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US issues travel advisory for Bahamas, Jamaica
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US issues travel advisory for Bahamas, Jamaica

Feb 5, 2024


Cleveland-based travel agent Dr. Jasmien Lewis says clients have reached out with concerns about their bookings.

CLEVELAND — The U.S. Department of State is warning Americans about traveling to two popular vacation destinations.�

The government agency issued a Level 2 travel advisory for The Bahamas, urging travelers to exercise increased caution in the island country due to the crime. According to the U.S. Embassy in The Bahamas, 18 people have been murdered in Nassau just this month — primarily among the local population — with a spike in burglaries and armed robberies in local and tourist areas.

The security alert also specifically said jet ski operators have been known to sexually assault tourists.

“Be cautious, be aware of your surroundings, make sure you always have a photo copy or a picture on your phone of your passport, so if it does get stolen, you still have identification,” Dr. Jasmien Lewis said.

Lewis is a travel agent and the owner of Travel Life Services. She tells 3News a number of her clients have additionally called with concerns about Jamaica.

The state department also issued an even higher Level 3 travel advisory for Jamaica�that states people should reconsider traveling there due to concerns with crime and medical services. The alert says armed robberies and homicides are common and sexual assaults frequently happen at all-inclusive resorts, with a lack adequate of police response.

Officials wrote that “when arrests are made, cases are infrequently prosecuted to a conclusive sentence. Families of U.S. citizens killed in accidents or homicides frequently wait a year or more for final death certificates to be issued by Jamaican authorities.”

Hospital care and emergency services vary around the country, and the quality of care may not be at the same level of U.S. standards as public hospitals are under-resourced and private hospitals require upfront payment before admitting patients.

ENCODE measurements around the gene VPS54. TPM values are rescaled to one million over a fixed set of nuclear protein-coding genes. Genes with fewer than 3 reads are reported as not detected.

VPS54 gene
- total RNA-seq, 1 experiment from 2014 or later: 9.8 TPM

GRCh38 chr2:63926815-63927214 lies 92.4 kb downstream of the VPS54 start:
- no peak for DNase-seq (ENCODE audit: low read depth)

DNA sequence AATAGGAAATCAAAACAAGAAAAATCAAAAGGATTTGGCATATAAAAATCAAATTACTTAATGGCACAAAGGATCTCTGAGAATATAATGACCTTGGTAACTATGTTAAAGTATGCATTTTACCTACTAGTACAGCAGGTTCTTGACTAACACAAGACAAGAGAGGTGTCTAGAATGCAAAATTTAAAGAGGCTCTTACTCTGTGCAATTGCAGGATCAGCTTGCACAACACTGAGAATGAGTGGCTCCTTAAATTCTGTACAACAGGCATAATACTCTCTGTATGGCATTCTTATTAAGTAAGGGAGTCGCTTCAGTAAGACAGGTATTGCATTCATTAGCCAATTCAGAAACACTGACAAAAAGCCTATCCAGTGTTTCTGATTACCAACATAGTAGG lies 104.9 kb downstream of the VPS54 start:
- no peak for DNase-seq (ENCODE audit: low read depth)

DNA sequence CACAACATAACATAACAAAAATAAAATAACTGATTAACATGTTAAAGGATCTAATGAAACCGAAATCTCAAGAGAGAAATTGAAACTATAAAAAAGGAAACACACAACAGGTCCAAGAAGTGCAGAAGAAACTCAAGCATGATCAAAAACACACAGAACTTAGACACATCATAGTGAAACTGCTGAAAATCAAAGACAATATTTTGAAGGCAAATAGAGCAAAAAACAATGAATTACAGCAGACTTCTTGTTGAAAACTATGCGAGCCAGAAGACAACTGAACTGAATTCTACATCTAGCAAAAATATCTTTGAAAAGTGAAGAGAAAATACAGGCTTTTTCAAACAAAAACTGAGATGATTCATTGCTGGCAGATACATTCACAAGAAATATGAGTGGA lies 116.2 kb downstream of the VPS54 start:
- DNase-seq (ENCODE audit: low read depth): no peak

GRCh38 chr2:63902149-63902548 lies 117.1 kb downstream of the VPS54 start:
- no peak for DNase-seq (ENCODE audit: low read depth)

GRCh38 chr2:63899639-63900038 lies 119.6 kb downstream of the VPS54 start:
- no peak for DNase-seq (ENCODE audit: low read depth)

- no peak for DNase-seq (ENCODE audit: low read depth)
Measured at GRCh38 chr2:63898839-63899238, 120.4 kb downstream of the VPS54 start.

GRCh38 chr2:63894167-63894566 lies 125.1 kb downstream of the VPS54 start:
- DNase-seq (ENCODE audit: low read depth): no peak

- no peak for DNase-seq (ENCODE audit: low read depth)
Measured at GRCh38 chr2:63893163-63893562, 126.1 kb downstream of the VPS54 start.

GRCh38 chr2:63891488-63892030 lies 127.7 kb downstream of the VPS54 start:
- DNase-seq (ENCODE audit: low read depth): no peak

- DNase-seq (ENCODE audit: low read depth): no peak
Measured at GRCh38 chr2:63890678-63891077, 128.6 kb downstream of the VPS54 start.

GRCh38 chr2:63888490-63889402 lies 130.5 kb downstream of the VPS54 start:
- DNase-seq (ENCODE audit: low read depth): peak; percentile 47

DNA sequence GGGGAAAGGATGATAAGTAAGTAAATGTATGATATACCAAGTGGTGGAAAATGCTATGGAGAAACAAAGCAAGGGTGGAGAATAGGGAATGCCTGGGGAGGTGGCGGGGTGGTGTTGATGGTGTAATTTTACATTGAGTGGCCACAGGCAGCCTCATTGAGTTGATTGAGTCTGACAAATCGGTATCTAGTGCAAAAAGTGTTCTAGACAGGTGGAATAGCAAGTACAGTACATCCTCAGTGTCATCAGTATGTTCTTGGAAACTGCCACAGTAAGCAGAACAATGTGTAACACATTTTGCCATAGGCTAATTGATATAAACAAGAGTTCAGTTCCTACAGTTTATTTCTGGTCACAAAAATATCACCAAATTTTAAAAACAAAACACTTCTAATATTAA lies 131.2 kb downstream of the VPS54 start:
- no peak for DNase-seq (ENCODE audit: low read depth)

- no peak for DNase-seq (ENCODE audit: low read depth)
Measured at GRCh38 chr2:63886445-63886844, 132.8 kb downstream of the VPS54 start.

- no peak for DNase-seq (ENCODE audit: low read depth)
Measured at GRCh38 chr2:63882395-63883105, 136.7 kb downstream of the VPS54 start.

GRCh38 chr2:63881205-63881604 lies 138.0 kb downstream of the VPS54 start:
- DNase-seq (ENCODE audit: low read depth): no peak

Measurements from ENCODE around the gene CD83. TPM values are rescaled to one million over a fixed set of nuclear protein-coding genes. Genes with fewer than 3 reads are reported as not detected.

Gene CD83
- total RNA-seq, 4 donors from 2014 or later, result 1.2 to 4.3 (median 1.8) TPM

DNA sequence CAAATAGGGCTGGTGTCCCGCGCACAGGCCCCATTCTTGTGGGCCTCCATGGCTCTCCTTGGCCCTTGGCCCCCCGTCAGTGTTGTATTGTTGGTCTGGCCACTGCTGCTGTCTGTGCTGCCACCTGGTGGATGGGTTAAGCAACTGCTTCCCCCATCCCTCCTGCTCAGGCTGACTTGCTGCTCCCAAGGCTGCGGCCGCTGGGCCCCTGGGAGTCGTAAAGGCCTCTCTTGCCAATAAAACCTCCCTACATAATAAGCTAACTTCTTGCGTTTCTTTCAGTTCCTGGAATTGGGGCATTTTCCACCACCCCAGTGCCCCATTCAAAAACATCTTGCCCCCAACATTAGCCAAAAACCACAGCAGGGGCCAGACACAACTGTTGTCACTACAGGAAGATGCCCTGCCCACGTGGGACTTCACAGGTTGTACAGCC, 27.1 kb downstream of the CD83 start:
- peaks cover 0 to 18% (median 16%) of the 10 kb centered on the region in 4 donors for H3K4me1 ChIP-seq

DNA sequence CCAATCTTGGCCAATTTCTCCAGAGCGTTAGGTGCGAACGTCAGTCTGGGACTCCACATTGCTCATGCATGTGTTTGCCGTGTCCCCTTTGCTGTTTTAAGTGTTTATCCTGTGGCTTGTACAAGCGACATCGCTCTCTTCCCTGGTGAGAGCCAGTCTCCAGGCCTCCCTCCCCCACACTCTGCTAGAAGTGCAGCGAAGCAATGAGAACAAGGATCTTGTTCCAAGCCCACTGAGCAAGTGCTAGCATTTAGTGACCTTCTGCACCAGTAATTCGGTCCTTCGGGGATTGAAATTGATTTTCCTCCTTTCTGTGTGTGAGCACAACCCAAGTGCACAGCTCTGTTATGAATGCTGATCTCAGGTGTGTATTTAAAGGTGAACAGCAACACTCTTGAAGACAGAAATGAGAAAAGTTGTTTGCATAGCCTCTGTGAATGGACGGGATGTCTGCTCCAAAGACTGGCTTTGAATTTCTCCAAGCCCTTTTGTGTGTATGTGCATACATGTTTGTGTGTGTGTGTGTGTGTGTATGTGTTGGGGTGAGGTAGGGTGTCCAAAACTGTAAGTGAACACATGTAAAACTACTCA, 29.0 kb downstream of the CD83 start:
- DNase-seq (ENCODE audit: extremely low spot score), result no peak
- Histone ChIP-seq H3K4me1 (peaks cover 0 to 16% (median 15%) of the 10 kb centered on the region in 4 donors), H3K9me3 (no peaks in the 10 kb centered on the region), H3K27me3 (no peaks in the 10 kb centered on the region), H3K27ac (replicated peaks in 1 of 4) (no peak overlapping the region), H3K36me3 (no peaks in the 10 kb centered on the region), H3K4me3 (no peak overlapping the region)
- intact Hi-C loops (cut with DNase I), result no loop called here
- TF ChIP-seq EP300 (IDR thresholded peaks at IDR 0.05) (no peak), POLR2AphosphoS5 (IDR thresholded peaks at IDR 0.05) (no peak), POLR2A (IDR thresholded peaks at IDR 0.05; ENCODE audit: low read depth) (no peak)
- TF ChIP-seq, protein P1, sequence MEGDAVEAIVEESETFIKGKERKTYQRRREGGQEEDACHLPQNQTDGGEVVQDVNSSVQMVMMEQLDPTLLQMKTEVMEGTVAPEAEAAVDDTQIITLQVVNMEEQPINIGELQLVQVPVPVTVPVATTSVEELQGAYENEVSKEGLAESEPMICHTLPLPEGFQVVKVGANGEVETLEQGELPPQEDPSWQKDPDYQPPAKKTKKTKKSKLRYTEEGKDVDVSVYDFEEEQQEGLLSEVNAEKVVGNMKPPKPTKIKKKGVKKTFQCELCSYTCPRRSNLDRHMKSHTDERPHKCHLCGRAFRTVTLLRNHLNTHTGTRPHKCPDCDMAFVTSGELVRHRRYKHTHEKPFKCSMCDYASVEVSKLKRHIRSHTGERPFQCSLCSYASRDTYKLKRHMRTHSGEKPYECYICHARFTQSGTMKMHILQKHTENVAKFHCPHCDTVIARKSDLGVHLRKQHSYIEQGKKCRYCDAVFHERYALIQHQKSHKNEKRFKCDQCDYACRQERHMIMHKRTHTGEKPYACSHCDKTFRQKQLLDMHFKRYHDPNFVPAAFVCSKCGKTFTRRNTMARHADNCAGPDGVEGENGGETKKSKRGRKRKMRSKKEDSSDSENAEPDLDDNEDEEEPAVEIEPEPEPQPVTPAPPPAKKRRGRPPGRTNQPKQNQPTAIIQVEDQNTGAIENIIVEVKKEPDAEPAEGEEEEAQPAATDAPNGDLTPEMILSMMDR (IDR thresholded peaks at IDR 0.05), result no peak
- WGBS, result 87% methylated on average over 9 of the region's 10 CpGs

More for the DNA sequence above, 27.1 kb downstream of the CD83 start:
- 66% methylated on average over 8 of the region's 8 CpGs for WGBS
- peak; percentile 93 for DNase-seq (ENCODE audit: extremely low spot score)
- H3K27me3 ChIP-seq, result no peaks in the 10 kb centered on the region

“Making sure you bring medical or fist aid kits [is important], because a lot of [places in] Jamaica and the Bahamas, especially, are having these issues come about,” Lewis warned. “And they are hindering some of medical services that they’re able to provide.”

Still, travel nurse Jayla Warner, from Copley, says she is not terribly concerned about the warnings.

“I just feel like you hear that about every place and you have to be on alert wherever you go,” she stated. “I mean, it is more alarming. You have to keep your guard up a little bit more if you want to go to Jamaica or Bahamas. But it’s like, I can’t let that stop the fun.”

On the other side, Donald Gallick, of Akron, says he always checks the state department’s warnings before booking a trip.

“Even if you’re going to a country that you’ve been to before, things change, politics change, weather changes, and just spending 5 or 10 minutes of research, you can avoid some surprises,” Gallick said.

The advisory also says to be vigilant when staying at short-term vacation rental properties since those lack the same security as hotels and resorts. It also suggests traveler’s insurance, including medical coverage.

Lewis adds if you still want to go to The Bahamas or Jamaica, you might want to push your date back.



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